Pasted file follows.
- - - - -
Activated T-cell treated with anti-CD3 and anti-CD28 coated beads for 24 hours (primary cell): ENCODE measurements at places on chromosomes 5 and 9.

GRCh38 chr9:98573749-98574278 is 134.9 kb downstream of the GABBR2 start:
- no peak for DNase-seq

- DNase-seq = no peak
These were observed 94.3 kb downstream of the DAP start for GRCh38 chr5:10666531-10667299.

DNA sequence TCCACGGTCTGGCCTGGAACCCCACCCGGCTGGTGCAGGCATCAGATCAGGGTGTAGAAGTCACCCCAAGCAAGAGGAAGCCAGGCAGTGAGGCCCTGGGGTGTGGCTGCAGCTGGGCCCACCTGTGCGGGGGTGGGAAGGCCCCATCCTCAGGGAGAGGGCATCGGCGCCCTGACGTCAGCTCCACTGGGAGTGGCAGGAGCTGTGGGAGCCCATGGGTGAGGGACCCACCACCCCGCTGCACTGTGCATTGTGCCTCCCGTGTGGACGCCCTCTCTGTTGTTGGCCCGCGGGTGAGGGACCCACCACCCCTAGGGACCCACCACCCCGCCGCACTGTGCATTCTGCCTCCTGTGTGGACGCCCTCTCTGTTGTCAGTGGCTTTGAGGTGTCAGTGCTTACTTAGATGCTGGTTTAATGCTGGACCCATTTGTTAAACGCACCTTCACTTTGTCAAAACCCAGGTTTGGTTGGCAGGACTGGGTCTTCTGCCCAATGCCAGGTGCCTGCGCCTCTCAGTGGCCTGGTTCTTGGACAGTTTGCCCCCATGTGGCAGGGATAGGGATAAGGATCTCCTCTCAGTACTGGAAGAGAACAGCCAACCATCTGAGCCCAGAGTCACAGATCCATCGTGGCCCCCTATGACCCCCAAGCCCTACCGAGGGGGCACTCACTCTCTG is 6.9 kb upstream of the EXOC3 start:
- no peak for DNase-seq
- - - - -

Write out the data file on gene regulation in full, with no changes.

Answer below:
Activated T-cell treated with anti-CD3 and anti-CD28 coated beads for 24 hours (primary cell): ENCODE measurements at places on chromosomes 5 and 9.

GRCh38 chr9:98573749-98574278 is 134.9 kb downstream of the GABBR2 start:
- no peak for DNase-seq

- DNase-seq = no peak
These were observed 94.3 kb downstream of the DAP start for GRCh38 chr5:10666531-10667299.

DNA sequence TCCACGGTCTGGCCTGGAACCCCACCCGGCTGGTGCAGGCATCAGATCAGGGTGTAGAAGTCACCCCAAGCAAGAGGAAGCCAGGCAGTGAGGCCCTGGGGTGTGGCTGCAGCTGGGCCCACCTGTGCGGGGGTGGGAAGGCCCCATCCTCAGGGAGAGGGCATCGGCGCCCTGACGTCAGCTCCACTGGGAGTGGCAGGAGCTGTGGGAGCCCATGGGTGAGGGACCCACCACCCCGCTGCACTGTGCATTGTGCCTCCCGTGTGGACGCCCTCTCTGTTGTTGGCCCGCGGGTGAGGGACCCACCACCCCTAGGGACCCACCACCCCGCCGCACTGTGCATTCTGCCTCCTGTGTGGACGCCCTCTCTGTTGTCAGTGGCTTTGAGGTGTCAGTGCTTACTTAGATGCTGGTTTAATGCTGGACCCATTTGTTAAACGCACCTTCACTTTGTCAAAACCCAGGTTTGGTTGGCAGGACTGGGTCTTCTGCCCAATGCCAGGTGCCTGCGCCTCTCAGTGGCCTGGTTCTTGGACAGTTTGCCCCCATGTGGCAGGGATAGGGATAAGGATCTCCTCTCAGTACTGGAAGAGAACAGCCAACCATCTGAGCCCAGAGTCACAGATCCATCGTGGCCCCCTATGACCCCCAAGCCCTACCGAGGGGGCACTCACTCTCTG is 6.9 kb upstream of the EXOC3 start:
- no peak for DNase-seq